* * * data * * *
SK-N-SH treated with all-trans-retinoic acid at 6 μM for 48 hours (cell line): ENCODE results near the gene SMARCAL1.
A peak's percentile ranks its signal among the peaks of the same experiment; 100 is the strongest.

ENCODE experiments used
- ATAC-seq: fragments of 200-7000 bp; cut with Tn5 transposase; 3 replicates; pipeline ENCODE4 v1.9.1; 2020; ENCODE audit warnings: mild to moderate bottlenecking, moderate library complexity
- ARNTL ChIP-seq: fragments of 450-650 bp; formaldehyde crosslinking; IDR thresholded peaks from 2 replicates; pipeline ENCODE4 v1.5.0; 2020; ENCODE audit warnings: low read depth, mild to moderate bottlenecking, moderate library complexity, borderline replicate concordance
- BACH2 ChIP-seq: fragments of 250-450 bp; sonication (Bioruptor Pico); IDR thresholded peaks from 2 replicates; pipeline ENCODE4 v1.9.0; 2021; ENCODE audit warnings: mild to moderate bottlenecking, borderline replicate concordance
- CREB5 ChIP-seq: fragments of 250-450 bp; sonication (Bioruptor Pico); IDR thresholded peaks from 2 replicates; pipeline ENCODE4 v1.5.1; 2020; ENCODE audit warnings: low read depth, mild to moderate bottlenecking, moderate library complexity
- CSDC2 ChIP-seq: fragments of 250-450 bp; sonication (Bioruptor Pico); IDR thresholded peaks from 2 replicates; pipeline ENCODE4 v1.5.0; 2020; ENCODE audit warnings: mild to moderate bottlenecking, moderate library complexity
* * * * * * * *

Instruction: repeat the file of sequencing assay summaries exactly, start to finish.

SK-N-SH treated with all-trans-retinoic acid at 6 μM for 48 hours (cell line): ENCODE results near the gene SMARCAL1.
A peak's percentile ranks its signal among the peaks of the same experiment; 100 is the strongest.

ENCODE experiments used
- ATAC-seq: fragments of 200-7000 bp; cut with Tn5 transposase; 3 replicates; pipeline ENCODE4 v1.9.1; 2020; ENCODE audit warnings: mild to moderate bottlenecking, moderate library complexity
- ARNTL ChIP-seq: fragments of 450-650 bp; formaldehyde crosslinking; IDR thresholded peaks from 2 replicates; pipeline ENCODE4 v1.5.0; 2020; ENCODE audit warnings: low read depth, mild to moderate bottlenecking, moderate library complexity, borderline replicate concordance
- BACH2 ChIP-seq: fragments of 250-450 bp; sonication (Bioruptor Pico); IDR thresholded peaks from 2 replicates; pipeline ENCODE4 v1.9.0; 2021; ENCODE audit warnings: mild to moderate bottlenecking, borderline replicate concordance
- CREB5 ChIP-seq: fragments of 250-450 bp; sonication (Bioruptor Pico); IDR thresholded peaks from 2 replicates; pipeline ENCODE4 v1.5.1; 2020; ENCODE audit warnings: low read depth, mild to moderate bottlenecking, moderate library complexity
- CSDC2 ChIP-seq: fragments of 250-450 bp; sonication (Bioruptor Pico); IDR thresholded peaks from 2 replicates; pipeline ENCODE4 v1.5.0; 2020; ENCODE audit warnings: mild to moderate bottlenecking, moderate library complexity